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When PACJA initiated the program to help mitigate effects of climate change among pastoralist communities, it was not lost on us that this was beyond one nation but a problem shared by many.

East Africa provided the best opportunity to try out the program.

Pastoralism is mostly practiced in arid and semi-arid regions in Uganda. Marginalization, lack of enabling policies and direct dependence on natural resources increases their vulnerability to climate change impacts such as drought. Pastoral Civil Society Organizations (CSOs) are creating awareness and capacity building to improve pastoral ecosystem resilience to climatic change.

Uganda’s economy mostly depends on the natural resources and thus it’s highly vulnerable to climate change impacts. Changes in weather patterns and increase in frequency and magnitude of extreme weather events like floods, and drought affects livelihood ecosystems.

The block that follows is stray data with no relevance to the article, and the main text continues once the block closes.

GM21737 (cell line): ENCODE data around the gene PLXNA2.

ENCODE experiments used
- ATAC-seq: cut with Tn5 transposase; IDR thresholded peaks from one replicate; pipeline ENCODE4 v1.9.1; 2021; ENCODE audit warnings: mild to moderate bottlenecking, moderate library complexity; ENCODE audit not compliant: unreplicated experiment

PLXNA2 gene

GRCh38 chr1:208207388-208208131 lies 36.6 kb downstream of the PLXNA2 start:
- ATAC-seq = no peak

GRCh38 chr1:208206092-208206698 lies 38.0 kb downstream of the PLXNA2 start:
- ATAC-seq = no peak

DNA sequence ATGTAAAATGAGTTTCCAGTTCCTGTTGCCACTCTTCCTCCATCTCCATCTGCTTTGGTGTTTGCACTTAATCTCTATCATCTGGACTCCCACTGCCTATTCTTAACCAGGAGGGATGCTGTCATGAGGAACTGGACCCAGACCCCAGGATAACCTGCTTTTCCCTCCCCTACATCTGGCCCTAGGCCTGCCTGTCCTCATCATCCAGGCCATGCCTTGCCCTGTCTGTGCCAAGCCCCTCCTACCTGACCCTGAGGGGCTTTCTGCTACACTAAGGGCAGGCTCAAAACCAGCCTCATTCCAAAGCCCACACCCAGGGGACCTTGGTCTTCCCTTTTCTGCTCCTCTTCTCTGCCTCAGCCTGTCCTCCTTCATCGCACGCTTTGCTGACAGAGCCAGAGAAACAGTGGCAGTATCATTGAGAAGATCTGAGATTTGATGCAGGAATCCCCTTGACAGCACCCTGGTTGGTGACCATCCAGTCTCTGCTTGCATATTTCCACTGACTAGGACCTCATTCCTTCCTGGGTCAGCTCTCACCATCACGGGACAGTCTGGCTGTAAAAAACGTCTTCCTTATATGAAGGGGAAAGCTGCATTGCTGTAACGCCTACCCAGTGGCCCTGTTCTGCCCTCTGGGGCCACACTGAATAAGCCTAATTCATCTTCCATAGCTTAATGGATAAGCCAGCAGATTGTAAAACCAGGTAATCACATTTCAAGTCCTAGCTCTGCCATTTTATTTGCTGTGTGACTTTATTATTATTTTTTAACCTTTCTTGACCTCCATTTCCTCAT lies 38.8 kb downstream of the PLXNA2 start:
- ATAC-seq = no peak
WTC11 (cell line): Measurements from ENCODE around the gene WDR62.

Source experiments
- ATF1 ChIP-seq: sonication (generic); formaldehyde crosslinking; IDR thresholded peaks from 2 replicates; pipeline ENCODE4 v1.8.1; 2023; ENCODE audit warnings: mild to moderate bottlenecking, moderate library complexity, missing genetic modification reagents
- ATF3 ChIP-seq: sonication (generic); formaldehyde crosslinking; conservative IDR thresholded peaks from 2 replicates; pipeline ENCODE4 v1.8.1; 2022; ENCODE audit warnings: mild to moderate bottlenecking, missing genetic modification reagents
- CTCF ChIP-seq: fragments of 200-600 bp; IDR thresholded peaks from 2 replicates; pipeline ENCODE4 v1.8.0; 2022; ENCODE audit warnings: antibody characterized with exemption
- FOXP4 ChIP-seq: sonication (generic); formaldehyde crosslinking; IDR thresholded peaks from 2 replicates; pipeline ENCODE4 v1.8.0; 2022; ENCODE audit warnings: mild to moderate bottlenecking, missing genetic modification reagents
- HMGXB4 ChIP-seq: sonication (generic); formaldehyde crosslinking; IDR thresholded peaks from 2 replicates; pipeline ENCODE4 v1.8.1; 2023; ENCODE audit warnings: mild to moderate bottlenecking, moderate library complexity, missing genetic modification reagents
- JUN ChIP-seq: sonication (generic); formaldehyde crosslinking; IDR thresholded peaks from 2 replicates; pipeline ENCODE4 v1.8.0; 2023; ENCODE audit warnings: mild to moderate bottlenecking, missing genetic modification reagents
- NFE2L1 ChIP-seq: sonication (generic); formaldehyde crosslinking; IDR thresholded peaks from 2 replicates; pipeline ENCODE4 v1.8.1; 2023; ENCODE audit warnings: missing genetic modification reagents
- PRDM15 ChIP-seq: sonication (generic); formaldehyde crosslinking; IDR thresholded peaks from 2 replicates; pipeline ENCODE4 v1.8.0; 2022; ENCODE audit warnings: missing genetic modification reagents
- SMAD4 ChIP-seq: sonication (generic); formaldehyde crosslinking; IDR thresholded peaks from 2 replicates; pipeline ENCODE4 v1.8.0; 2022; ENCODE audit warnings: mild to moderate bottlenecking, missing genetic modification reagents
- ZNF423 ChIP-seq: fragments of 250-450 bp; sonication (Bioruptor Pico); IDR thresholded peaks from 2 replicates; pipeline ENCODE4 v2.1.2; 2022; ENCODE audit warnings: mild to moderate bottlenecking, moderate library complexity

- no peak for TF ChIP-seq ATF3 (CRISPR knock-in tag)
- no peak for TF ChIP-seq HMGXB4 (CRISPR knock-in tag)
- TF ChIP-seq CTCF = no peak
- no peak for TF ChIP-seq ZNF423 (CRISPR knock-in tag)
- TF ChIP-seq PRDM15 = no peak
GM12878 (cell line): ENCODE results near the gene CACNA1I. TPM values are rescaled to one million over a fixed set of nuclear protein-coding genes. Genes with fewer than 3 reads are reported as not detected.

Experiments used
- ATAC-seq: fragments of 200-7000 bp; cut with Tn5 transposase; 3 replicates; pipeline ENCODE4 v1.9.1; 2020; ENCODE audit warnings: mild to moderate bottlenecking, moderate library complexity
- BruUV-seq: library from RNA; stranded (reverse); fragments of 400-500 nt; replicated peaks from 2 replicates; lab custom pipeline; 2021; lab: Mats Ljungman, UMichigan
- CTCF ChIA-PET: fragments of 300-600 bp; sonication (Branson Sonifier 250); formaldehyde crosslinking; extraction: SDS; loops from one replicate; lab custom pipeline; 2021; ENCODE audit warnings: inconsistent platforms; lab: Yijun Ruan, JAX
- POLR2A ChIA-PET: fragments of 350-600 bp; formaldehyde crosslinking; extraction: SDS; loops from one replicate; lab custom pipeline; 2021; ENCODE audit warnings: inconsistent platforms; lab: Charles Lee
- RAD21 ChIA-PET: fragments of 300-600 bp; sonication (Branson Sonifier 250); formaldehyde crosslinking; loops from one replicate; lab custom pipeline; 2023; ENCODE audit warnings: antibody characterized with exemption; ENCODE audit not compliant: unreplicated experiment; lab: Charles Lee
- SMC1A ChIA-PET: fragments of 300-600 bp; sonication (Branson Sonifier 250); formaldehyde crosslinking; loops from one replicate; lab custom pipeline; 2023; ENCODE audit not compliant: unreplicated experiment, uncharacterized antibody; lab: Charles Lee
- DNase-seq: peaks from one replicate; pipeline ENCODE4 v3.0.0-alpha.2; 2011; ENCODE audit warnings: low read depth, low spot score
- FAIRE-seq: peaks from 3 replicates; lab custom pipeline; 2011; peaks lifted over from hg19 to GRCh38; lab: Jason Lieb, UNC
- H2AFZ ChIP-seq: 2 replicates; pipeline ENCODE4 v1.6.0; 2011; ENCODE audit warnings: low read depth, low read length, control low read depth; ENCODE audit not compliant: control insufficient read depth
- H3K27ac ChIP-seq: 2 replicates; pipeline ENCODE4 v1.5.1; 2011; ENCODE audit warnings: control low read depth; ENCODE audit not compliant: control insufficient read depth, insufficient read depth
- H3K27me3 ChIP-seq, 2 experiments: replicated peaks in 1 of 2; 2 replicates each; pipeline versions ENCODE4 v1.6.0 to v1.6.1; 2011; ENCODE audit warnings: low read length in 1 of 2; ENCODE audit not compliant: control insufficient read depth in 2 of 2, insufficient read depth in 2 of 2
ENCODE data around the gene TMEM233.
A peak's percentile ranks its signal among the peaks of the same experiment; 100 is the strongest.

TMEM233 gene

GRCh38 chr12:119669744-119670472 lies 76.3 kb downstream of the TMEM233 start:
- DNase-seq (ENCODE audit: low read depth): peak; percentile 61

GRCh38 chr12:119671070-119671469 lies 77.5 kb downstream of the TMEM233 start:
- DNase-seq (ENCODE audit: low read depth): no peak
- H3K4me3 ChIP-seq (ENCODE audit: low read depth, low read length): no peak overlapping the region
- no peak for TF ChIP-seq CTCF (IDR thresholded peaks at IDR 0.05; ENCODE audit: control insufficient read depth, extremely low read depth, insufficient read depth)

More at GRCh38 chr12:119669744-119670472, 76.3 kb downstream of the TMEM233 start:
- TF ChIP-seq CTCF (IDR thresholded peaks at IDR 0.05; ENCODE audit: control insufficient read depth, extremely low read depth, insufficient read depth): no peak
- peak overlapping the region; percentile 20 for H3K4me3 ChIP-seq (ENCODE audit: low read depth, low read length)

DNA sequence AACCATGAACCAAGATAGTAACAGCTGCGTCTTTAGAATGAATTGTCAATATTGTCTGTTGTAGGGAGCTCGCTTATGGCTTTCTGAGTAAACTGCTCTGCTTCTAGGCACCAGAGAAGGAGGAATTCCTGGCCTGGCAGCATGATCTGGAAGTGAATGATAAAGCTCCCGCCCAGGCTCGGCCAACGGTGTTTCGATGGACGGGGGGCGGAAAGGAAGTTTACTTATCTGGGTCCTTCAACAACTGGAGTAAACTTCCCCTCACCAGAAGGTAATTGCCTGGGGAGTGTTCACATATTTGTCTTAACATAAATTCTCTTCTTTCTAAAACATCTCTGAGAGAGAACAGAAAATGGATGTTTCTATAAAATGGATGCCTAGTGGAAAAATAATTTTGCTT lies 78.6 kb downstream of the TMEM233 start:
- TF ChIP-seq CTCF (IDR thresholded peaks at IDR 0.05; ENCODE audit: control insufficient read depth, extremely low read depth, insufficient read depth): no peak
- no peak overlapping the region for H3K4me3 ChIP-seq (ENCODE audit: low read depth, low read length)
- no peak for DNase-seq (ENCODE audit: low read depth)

Pastoral communities are not an exception to climate change vulnerabilities. They also have a burden of poverty and marginalization. Some of the critical issues facing the Ugandan pastoral communities include; conflict and insecurity, inadequate livestock marketing, inadequate water and health services for their livestock and poor governance.

In response to climate change, Uganda is in the process of enabling the policy environment for climate change governance with the ambition of enacting a law on climate change. The process to make this possible is on going with the country having a on climate change and the process to enact it already kick started. The climate change and range land management policy offers an opportunity to address several issues including: a framework to address to the global climate challenge in Uganda, mainstreaming of climate in different sectors, to ensure that Uganda takes effective and timely action to meet her obligation under the convention and facilitate the process of home grown contextualized solutions to the impacts of climate change

The policies enactment process offers an opportunity for pastoralist communities to have a voice on climate change issues through engagement in the process and securing their interest in the provisions of the law.

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